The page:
After using it for a while and we began to see milk coffee drinkers ‘drift’ away, and we suspect that if we had tested the 1.1L Cool Control Wireless Milk Cooler (about $250) that would have stopped the defection.
You see, most milk coffee is between 180-340ml (less 90ml coffee) and quickly exhausts the glass canister capacity. Official cup capacity (if you can call them that and they don’t need to be filled) are Espresso/single shot (100ml), small (280ml), medium/regular/double shot (400ml) and large/triple shot (500ml). These roughly equate to 8, 12, and 16-ounce standard cups.
But a second issue emerged. Flat white coffee drinkers wanted it hotter than the 45-50° milk portion it produces. It seems that most baristas aim for 55-65°. We found the comment usually from the first milk coffee drinker (the second cup is a little hotter) and if the cup is cold to touch (and it is in August) – so, warm the cup.
Now here is the real issue – the E8 2019 can provide both heated milk as a portion and frothed milk – something the ENA 8 could not (it allowed milk to settle out of the foam). But if you want hotter milk (adjustable), then there are two options.
First, make an Espresso on the highest temperature and then sparingly add heated milk from the milk dispenser. Second, buy the Z6 at $2,990 with an integrated milk system and ten programmable temperature levels.
The casing is piano black ABS – it is a fingerprint magnet. There are some faux metal parts. It looks well-made and 28.0 x 34.6 x 44.4 cm x 9.8kg is quite stable and robust.
The water tank holds 1.9L (the ENA 8 is half that) and the coffee bean container 280g (to keep beans fresh).
It uses a single aluminium Thermo block boiler, and that means one brew at a time. More expensive units have two boilers for almost continuous use and of course, milk temperature streamer control.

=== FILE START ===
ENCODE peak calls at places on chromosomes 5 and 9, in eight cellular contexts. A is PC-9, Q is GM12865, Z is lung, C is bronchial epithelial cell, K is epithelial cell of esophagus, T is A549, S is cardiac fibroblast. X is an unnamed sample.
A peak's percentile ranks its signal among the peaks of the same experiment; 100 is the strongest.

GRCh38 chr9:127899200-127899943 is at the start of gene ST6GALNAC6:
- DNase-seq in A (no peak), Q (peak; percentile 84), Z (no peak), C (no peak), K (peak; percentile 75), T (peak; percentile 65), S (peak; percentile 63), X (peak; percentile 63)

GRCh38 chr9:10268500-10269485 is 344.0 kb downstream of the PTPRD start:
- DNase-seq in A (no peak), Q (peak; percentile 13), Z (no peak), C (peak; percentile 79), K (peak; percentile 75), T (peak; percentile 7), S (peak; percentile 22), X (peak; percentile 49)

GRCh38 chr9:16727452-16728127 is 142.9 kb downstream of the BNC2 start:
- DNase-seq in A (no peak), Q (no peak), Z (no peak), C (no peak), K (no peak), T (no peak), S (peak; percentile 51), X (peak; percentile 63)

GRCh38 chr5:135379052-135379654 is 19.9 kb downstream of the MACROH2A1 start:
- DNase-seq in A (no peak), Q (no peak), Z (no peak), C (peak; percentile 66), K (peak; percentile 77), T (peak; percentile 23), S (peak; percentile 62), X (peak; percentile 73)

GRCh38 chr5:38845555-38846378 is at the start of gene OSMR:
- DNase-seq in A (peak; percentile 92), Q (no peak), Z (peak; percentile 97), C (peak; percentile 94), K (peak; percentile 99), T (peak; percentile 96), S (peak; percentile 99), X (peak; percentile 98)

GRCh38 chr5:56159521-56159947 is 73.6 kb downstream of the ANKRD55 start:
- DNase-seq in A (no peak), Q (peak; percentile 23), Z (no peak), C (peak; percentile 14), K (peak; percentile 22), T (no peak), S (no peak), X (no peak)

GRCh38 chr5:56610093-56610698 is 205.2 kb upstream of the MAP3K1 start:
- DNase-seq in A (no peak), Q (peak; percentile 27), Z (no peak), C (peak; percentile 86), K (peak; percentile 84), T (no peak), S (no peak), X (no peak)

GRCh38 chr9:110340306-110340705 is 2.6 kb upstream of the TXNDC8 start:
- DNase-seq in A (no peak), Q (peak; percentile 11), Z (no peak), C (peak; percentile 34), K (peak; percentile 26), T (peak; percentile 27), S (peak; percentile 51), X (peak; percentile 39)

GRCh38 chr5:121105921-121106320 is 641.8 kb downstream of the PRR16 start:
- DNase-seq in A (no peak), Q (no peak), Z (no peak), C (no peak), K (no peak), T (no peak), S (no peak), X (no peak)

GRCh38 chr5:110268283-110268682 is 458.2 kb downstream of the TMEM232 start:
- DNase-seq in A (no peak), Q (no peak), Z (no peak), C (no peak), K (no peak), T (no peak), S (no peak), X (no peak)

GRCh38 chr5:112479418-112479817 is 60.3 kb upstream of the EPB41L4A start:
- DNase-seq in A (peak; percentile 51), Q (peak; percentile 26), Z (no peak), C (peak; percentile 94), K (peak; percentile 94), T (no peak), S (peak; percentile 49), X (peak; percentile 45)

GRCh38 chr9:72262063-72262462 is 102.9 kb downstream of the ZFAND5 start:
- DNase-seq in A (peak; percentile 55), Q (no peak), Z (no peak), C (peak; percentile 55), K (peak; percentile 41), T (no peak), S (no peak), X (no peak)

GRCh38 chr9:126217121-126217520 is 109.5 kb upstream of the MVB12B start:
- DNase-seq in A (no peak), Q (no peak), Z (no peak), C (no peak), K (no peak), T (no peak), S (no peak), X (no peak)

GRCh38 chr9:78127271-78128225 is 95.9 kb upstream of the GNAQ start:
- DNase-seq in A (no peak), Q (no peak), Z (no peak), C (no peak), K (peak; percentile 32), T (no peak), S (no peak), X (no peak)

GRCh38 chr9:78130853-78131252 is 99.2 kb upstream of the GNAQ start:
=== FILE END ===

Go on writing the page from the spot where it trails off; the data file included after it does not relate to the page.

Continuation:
We love the 15-bar PEP (Pulse Extraction Process) that applies pulsing pressure through the coffee grinds. It makes Espresso especially good or as one staff member said “Bitching good coffee”.
Power-wise it consumes 1450W in use (it defaults to stay on to keep the thermo block quick delivery boiler ready). In use that is 75 cents an hour at peak rates. You can set it to switch off automatically if not used for 15 or 30 minutes or in increments from 1-9 hours.
The harder the water and the more calcium in it means the more frequently you need to descale and run the automatic cleaning programs. When you test the water hardness, the result determines the program time between descaling. Most maintenance messages are time-related. Rinsing means using the machines hot water and cleaning means using a cleaning tablet to clean and sanitise.
- Rinse the machine
- Rinse the fine foam frother
- Clean the fine foam frother
- Change the water filter
- Clean the machine (or change the coffee grounds container)
- Descaling the machine (a CLARIS Smart filter negates that need)
Over a four week use, we did not find the cleaning regimen onerous, but we learnt the hard way that the milk system needs proper cleaning and correct temperature storage.
GadgetGuy’s take – Jura E8 2019 is as good as a bought one although it makes us want even more
We realise now that the ENA 8 2019, while suitable for most as a home or small office system has its limits. That is more of a revelation to us as we explore more coffee machines.
And we thought the S8 is pretty good (and it incrementally is), but if you are a dedicated milk coffee drinker, you are going to need to look at the Z-series from $2,990 to $4,490 for programmable milk/foam temperatures.
We think it is a perfect home system for casual coffee drinkers who don’t pretend to be coffee snobs.